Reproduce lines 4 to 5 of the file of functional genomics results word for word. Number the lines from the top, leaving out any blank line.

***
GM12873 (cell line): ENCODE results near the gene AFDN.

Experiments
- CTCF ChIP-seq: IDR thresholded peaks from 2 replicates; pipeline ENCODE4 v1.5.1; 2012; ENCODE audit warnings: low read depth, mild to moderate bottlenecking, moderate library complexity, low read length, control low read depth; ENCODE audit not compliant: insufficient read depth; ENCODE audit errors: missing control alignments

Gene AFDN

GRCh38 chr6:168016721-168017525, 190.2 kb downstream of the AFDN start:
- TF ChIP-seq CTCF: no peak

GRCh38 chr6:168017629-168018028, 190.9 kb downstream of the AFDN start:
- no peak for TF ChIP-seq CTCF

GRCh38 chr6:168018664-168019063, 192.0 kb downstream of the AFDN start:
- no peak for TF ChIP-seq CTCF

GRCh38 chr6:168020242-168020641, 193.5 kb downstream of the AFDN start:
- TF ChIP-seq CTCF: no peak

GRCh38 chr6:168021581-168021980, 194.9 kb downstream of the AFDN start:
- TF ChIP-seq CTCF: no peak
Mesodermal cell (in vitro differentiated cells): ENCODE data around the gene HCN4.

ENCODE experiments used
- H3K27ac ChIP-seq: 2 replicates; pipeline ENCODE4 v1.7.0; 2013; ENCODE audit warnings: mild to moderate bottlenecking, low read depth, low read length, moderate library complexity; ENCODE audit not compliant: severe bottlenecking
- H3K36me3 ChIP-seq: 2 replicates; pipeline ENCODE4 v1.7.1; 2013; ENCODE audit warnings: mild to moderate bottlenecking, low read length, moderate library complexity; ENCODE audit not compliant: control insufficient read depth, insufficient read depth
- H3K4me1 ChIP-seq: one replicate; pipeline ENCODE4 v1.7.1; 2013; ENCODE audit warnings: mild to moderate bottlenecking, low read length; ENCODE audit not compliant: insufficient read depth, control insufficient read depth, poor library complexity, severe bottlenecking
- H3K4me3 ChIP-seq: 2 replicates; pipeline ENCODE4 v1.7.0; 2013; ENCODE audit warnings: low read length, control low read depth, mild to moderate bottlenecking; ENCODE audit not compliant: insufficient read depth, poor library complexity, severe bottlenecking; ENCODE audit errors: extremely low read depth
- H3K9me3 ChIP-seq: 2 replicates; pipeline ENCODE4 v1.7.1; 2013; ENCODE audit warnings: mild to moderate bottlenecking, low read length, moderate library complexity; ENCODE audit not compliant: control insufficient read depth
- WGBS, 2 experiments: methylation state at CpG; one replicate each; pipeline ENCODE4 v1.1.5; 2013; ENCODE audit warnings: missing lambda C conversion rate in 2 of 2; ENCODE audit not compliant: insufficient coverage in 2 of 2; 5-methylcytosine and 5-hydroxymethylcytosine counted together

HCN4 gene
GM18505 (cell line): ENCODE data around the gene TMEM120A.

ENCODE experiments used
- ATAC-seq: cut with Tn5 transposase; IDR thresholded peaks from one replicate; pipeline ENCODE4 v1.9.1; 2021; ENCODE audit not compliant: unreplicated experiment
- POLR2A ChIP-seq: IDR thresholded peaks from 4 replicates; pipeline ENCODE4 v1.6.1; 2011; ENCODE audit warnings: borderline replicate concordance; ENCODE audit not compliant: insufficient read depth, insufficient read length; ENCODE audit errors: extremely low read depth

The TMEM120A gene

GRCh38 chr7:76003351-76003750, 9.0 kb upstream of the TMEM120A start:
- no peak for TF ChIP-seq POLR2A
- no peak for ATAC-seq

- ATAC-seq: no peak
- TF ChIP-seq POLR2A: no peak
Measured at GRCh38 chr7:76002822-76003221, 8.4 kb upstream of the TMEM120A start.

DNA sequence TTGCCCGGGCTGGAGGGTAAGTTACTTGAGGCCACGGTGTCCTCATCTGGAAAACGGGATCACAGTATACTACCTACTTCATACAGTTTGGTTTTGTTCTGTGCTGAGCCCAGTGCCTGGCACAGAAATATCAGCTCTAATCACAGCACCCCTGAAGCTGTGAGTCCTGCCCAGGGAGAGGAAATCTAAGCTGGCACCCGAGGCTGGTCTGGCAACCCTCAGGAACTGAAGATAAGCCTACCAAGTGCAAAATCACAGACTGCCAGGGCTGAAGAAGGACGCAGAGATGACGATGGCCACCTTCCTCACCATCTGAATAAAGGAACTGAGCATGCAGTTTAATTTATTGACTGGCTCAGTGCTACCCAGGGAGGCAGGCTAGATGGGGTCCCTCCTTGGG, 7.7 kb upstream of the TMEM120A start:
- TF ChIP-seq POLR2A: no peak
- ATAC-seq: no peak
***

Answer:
Gene AFDN

GRCh38 chr6:168016721-168017525, 190.2 kb downstream of the AFDN start: